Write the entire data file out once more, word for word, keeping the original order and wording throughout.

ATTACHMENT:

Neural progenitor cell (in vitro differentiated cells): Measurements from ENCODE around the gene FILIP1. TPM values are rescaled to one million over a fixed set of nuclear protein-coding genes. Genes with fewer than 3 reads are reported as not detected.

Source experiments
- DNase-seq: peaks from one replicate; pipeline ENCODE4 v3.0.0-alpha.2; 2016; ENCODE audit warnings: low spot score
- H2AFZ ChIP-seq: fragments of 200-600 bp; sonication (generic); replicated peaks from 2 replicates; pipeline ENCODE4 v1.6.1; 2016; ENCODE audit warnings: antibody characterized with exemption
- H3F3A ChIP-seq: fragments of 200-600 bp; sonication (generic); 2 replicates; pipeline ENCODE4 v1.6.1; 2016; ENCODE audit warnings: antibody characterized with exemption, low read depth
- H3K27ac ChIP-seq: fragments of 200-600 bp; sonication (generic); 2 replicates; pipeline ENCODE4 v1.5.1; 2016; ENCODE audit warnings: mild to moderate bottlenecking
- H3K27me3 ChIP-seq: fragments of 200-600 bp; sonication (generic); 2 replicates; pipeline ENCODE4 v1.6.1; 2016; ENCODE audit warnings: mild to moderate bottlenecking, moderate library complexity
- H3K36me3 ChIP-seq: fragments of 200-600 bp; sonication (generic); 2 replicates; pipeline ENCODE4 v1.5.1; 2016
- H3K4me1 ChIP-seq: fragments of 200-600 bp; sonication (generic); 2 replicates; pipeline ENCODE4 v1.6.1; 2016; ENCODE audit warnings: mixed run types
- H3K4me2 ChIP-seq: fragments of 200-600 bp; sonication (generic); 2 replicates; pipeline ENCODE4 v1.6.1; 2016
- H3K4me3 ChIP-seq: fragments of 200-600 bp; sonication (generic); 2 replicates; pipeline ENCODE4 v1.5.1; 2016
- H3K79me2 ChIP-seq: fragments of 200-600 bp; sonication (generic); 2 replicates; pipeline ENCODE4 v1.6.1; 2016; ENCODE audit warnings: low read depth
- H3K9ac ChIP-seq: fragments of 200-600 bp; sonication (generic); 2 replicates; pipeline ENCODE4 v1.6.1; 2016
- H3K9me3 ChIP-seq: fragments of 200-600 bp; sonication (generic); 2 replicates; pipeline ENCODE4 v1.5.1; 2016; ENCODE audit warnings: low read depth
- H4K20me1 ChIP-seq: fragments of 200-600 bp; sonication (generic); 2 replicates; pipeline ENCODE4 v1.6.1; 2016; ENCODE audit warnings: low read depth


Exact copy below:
Neural progenitor cell (in vitro differentiated cells): Measurements from ENCODE around the gene FILIP1. TPM values are rescaled to one million over a fixed set of nuclear protein-coding genes. Genes with fewer than 3 reads are reported as not detected.

Source experiments
- DNase-seq: peaks from one replicate; pipeline ENCODE4 v3.0.0-alpha.2; 2016; ENCODE audit warnings: low spot score
- H2AFZ ChIP-seq: fragments of 200-600 bp; sonication (generic); replicated peaks from 2 replicates; pipeline ENCODE4 v1.6.1; 2016; ENCODE audit warnings: antibody characterized with exemption
- H3F3A ChIP-seq: fragments of 200-600 bp; sonication (generic); 2 replicates; pipeline ENCODE4 v1.6.1; 2016; ENCODE audit warnings: antibody characterized with exemption, low read depth
- H3K27ac ChIP-seq: fragments of 200-600 bp; sonication (generic); 2 replicates; pipeline ENCODE4 v1.5.1; 2016; ENCODE audit warnings: mild to moderate bottlenecking
- H3K27me3 ChIP-seq: fragments of 200-600 bp; sonication (generic); 2 replicates; pipeline ENCODE4 v1.6.1; 2016; ENCODE audit warnings: mild to moderate bottlenecking, moderate library complexity
- H3K36me3 ChIP-seq: fragments of 200-600 bp; sonication (generic); 2 replicates; pipeline ENCODE4 v1.5.1; 2016
- H3K4me1 ChIP-seq: fragments of 200-600 bp; sonication (generic); 2 replicates; pipeline ENCODE4 v1.6.1; 2016; ENCODE audit warnings: mixed run types
- H3K4me2 ChIP-seq: fragments of 200-600 bp; sonication (generic); 2 replicates; pipeline ENCODE4 v1.6.1; 2016
- H3K4me3 ChIP-seq: fragments of 200-600 bp; sonication (generic); 2 replicates; pipeline ENCODE4 v1.5.1; 2016
- H3K79me2 ChIP-seq: fragments of 200-600 bp; sonication (generic); 2 replicates; pipeline ENCODE4 v1.6.1; 2016; ENCODE audit warnings: low read depth
- H3K9ac ChIP-seq: fragments of 200-600 bp; sonication (generic); 2 replicates; pipeline ENCODE4 v1.6.1; 2016
- H3K9me3 ChIP-seq: fragments of 200-600 bp; sonication (generic); 2 replicates; pipeline ENCODE4 v1.5.1; 2016; ENCODE audit warnings: low read depth
- H4K20me1 ChIP-seq: fragments of 200-600 bp; sonication (generic); 2 replicates; pipeline ENCODE4 v1.6.1; 2016; ENCODE audit warnings: low read depth